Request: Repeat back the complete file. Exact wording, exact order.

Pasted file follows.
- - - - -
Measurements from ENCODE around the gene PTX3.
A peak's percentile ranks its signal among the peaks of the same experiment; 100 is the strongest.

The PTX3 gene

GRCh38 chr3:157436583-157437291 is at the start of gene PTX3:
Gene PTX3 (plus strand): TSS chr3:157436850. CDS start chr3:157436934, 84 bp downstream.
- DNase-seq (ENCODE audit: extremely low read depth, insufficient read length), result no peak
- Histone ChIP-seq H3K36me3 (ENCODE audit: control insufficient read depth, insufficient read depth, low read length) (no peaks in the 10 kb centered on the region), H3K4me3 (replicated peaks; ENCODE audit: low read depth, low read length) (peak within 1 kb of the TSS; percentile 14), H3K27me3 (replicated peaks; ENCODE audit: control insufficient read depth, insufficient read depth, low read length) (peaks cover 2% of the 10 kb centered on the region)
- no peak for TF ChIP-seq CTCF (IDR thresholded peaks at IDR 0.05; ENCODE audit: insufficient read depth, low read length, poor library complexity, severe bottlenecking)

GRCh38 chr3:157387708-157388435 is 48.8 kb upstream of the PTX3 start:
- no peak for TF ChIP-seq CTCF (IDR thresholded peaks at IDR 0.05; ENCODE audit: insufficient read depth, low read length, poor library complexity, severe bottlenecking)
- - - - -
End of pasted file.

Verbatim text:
Measurements from ENCODE around the gene PTX3.
A peak's percentile ranks its signal among the peaks of the same experiment; 100 is the strongest.

The PTX3 gene

GRCh38 chr3:157436583-157437291 is at the start of gene PTX3:
Gene PTX3 (plus strand): TSS chr3:157436850. CDS start chr3:157436934, 84 bp downstream.
- DNase-seq (ENCODE audit: extremely low read depth, insufficient read length), result no peak
- Histone ChIP-seq H3K36me3 (ENCODE audit: control insufficient read depth, insufficient read depth, low read length) (no peaks in the 10 kb centered on the region), H3K4me3 (replicated peaks; ENCODE audit: low read depth, low read length) (peak within 1 kb of the TSS; percentile 14), H3K27me3 (replicated peaks; ENCODE audit: control insufficient read depth, insufficient read depth, low read length) (peaks cover 2% of the 10 kb centered on the region)
- no peak for TF ChIP-seq CTCF (IDR thresholded peaks at IDR 0.05; ENCODE audit: insufficient read depth, low read length, poor library complexity, severe bottlenecking)

GRCh38 chr3:157387708-157388435 is 48.8 kb upstream of the PTX3 start:
- no peak for TF ChIP-seq CTCF (IDR thresholded peaks at IDR 0.05; ENCODE audit: insufficient read depth, low read length, poor library complexity, severe bottlenecking)